A hundred years ago one of the most prominent civil engineers in the U.S. was Elmer Corthell. At the beginning of the last century he journeyed to Buenos Aires at the request of the Argentine government to consult on further development of the river and harbor. The history of the port in Buenos Aires is really quite fascinating, particularly the competing battle between Luis Huergo and Eduardo Madero but that’s another story, a post for some other day.
Madero won the first round but Puerto Madero turned out not to be very functional. Corthell was one of the engineers brought in to advise how to fix it and after two years of study suggested a set of jetties. Eventually the entire port would be scrapped in favor of a new one designed by Huergo a little further up the river.
After Corthell returned to the U.S. in 1902 he gave a lecture to the American Geographical Society, which was basically a report about his stay in Argentina. Corthell was very kind in his description of Argentina and never alluded to the political follies that prompted the Argentine government to award the port to Madero (a businessman, not an engineer) in the first place.
In his report Corthell does mention that Puerto Madero was actually designed and constructed by experienced English firms. He absolves everyone of blame by pointing out that the port was designed to accommodate only 2 million tons. But when Puerto Madero opened in 1899 the tonnage of vessels arriving and departing was 3,800,000 tons and in just two years, by 1901, the growth had more than doubled to 8,661,299 tons. (Perhaps long-term planning has never been a strong point for Argentine governments?)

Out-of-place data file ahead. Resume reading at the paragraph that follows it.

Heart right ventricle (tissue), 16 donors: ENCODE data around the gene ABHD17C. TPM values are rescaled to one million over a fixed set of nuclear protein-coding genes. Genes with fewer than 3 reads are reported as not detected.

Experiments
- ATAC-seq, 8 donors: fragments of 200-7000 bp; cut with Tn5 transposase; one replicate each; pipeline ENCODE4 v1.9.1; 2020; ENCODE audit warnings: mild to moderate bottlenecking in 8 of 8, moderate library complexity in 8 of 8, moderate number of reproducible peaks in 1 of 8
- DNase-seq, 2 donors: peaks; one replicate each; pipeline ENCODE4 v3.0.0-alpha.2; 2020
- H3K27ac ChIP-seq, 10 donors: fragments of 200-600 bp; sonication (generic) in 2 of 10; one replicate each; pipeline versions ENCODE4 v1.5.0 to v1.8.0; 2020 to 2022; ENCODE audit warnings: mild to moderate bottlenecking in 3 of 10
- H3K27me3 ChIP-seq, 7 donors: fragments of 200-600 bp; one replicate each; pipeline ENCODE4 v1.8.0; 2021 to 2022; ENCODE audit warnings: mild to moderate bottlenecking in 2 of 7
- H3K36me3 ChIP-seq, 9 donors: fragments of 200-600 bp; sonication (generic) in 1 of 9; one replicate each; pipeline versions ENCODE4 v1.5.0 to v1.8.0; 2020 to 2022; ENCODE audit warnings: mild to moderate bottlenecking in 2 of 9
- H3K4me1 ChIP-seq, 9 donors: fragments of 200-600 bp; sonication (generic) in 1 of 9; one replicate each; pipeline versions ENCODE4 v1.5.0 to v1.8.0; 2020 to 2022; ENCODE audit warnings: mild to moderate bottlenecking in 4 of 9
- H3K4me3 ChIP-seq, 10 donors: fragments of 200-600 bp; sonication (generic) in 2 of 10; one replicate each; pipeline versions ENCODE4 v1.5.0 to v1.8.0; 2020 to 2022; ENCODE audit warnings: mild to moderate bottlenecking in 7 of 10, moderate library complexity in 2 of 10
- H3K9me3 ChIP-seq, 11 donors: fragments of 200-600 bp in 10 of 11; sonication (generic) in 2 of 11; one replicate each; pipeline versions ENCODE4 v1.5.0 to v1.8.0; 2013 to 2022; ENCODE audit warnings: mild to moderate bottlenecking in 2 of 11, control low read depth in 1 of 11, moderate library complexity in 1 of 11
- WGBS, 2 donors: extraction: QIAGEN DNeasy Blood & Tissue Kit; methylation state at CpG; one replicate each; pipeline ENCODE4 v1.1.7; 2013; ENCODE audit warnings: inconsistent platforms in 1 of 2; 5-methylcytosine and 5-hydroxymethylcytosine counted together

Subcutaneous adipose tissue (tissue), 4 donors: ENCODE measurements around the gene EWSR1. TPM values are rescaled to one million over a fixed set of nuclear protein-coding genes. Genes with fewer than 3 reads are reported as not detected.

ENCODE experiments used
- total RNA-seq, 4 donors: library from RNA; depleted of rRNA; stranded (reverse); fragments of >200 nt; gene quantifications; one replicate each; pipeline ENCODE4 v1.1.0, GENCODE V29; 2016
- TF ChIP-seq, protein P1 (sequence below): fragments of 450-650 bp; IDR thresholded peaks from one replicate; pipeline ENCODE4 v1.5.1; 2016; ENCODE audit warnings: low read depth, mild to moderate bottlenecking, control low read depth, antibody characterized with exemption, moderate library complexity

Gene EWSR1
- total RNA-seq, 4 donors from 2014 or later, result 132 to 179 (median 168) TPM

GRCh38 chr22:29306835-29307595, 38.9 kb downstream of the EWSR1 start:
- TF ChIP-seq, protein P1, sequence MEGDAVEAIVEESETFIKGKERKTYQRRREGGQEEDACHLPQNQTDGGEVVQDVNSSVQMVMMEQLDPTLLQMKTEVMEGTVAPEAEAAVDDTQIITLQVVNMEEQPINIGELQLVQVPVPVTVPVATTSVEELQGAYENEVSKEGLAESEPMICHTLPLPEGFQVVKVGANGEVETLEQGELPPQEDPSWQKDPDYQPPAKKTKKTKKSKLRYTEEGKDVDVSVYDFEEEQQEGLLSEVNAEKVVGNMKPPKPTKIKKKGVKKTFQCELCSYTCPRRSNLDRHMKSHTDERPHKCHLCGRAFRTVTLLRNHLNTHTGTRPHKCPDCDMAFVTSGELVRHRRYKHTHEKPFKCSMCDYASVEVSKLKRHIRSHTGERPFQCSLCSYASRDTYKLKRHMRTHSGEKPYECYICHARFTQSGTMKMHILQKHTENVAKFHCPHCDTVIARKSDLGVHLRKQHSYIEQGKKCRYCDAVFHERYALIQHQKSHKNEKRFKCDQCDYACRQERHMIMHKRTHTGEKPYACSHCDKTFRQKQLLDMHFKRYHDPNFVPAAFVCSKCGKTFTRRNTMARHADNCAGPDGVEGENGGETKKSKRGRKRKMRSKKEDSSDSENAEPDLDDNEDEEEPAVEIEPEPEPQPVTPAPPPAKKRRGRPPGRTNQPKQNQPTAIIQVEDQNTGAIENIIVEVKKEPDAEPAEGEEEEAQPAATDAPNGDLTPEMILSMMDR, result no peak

Corthell gives high marks to Argentina. He said, “Argentine engineers and the methods pursued by them are equal to those of any country.”
Corthell’s lecture to the geographic society are filled with tidbits of information that would interest learned men of the day, such as the fact that in 1902 Argentina had over 60 breweries and 182 distilleries. Or, that in 1899 the tax on matches alone was $2,000,000.
As for daily life in Buenos Aires, Corthell said that French, Italian, English, and were “spoken almost everywhere”:
The manner of living is Continental-a cup of coffee with a roll in the early morning; breakfast at 11 to 12.30 (which is a meal in courses), and dinner at 7.30, the principal meal of the day. This is the custom among all classes,high and low. And there is another custom (it is strange how soon you fall into it): tea or coffee or mate (a species of steeped herb-yerba-pressed into a peculiar little gourd used as a bowl and drawn out of it with a hollow silver tube called a mate stick). This 4 o’clock drink is as necessary as any meal.
After he left Argentina Corthell wasn’t through with South America. A few years later he would travel to Brazil to build the port facilities in Rio Grande. And as a librarian I must close with acknowledging that in 1911 Corthell donated more than 6,000 books, drawings, and pamphlets that he had gathered over his 40 year career to establish the engineering library at Brown University.